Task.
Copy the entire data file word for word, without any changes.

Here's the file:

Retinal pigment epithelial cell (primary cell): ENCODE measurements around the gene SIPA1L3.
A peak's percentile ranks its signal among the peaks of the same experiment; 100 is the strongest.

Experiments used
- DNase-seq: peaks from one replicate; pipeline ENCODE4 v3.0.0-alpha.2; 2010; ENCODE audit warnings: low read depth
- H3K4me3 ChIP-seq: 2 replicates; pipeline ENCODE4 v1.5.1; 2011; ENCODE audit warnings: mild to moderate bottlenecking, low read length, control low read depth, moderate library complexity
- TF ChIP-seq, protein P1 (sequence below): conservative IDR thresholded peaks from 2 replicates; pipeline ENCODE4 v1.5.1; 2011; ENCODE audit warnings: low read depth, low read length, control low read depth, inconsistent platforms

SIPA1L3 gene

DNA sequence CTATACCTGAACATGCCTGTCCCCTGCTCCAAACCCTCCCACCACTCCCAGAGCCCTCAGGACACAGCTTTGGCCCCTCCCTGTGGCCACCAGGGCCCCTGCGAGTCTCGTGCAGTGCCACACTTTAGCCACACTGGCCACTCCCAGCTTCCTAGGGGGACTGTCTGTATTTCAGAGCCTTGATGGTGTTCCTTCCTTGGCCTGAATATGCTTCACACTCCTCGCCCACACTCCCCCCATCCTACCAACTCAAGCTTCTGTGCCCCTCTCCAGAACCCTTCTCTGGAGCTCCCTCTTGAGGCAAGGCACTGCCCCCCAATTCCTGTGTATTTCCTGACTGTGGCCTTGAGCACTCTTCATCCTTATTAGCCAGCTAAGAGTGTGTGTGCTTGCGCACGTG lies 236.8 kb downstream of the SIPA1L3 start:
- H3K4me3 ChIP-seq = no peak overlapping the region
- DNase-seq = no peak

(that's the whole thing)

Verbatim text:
Retinal pigment epithelial cell (primary cell): ENCODE measurements around the gene SIPA1L3.
A peak's percentile ranks its signal among the peaks of the same experiment; 100 is the strongest.

Experiments used
- DNase-seq: peaks from one replicate; pipeline ENCODE4 v3.0.0-alpha.2; 2010; ENCODE audit warnings: low read depth
- H3K4me3 ChIP-seq: 2 replicates; pipeline ENCODE4 v1.5.1; 2011; ENCODE audit warnings: mild to moderate bottlenecking, low read length, control low read depth, moderate library complexity
- TF ChIP-seq, protein P1 (sequence below): conservative IDR thresholded peaks from 2 replicates; pipeline ENCODE4 v1.5.1; 2011; ENCODE audit warnings: low read depth, low read length, control low read depth, inconsistent platforms

SIPA1L3 gene

DNA sequence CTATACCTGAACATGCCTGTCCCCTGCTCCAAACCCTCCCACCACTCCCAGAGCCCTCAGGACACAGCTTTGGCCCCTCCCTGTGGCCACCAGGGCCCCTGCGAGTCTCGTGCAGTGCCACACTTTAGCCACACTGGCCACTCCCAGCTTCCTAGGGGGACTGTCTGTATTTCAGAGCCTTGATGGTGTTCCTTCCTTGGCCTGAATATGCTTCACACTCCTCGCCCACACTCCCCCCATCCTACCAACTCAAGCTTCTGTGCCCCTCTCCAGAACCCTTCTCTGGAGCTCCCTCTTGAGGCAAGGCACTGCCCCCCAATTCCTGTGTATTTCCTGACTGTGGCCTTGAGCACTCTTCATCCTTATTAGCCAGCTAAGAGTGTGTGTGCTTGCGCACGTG lies 236.8 kb downstream of the SIPA1L3 start:
- H3K4me3 ChIP-seq = no peak overlapping the region
- DNase-seq = no peak